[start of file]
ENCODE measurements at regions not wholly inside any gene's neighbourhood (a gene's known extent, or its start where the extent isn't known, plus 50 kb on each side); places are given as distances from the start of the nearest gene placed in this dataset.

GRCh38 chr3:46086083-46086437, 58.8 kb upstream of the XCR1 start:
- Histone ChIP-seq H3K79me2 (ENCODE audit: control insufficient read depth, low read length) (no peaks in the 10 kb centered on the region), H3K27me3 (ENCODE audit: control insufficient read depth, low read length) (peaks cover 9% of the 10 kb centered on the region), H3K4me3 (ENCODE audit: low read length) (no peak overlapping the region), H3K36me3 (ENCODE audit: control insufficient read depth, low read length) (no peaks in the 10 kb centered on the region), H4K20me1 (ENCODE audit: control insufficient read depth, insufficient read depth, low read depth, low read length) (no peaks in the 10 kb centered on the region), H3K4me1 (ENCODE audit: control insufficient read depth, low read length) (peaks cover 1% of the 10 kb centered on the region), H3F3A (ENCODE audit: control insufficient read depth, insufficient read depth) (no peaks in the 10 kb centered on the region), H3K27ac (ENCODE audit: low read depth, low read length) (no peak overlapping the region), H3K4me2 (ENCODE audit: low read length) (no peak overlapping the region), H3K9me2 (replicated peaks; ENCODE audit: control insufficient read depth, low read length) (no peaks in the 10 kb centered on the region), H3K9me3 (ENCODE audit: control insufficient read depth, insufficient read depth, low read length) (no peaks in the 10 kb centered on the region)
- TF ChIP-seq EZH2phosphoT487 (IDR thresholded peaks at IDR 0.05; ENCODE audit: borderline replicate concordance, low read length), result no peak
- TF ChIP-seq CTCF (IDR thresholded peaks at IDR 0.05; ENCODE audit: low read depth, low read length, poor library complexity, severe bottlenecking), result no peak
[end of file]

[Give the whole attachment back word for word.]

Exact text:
ENCODE measurements at regions not wholly inside any gene's neighbourhood (a gene's known extent, or its start where the extent isn't known, plus 50 kb on each side); places are given as distances from the start of the nearest gene placed in this dataset.

GRCh38 chr3:46086083-46086437, 58.8 kb upstream of the XCR1 start:
- Histone ChIP-seq H3K79me2 (ENCODE audit: control insufficient read depth, low read length) (no peaks in the 10 kb centered on the region), H3K27me3 (ENCODE audit: control insufficient read depth, low read length) (peaks cover 9% of the 10 kb centered on the region), H3K4me3 (ENCODE audit: low read length) (no peak overlapping the region), H3K36me3 (ENCODE audit: control insufficient read depth, low read length) (no peaks in the 10 kb centered on the region), H4K20me1 (ENCODE audit: control insufficient read depth, insufficient read depth, low read depth, low read length) (no peaks in the 10 kb centered on the region), H3K4me1 (ENCODE audit: control insufficient read depth, low read length) (peaks cover 1% of the 10 kb centered on the region), H3F3A (ENCODE audit: control insufficient read depth, insufficient read depth) (no peaks in the 10 kb centered on the region), H3K27ac (ENCODE audit: low read depth, low read length) (no peak overlapping the region), H3K4me2 (ENCODE audit: low read length) (no peak overlapping the region), H3K9me2 (replicated peaks; ENCODE audit: control insufficient read depth, low read length) (no peaks in the 10 kb centered on the region), H3K9me3 (ENCODE audit: control insufficient read depth, insufficient read depth, low read length) (no peaks in the 10 kb centered on the region)
- TF ChIP-seq EZH2phosphoT487 (IDR thresholded peaks at IDR 0.05; ENCODE audit: borderline replicate concordance, low read length), result no peak
- TF ChIP-seq CTCF (IDR thresholded peaks at IDR 0.05; ENCODE audit: low read depth, low read length, poor library complexity, severe bottlenecking), result no peak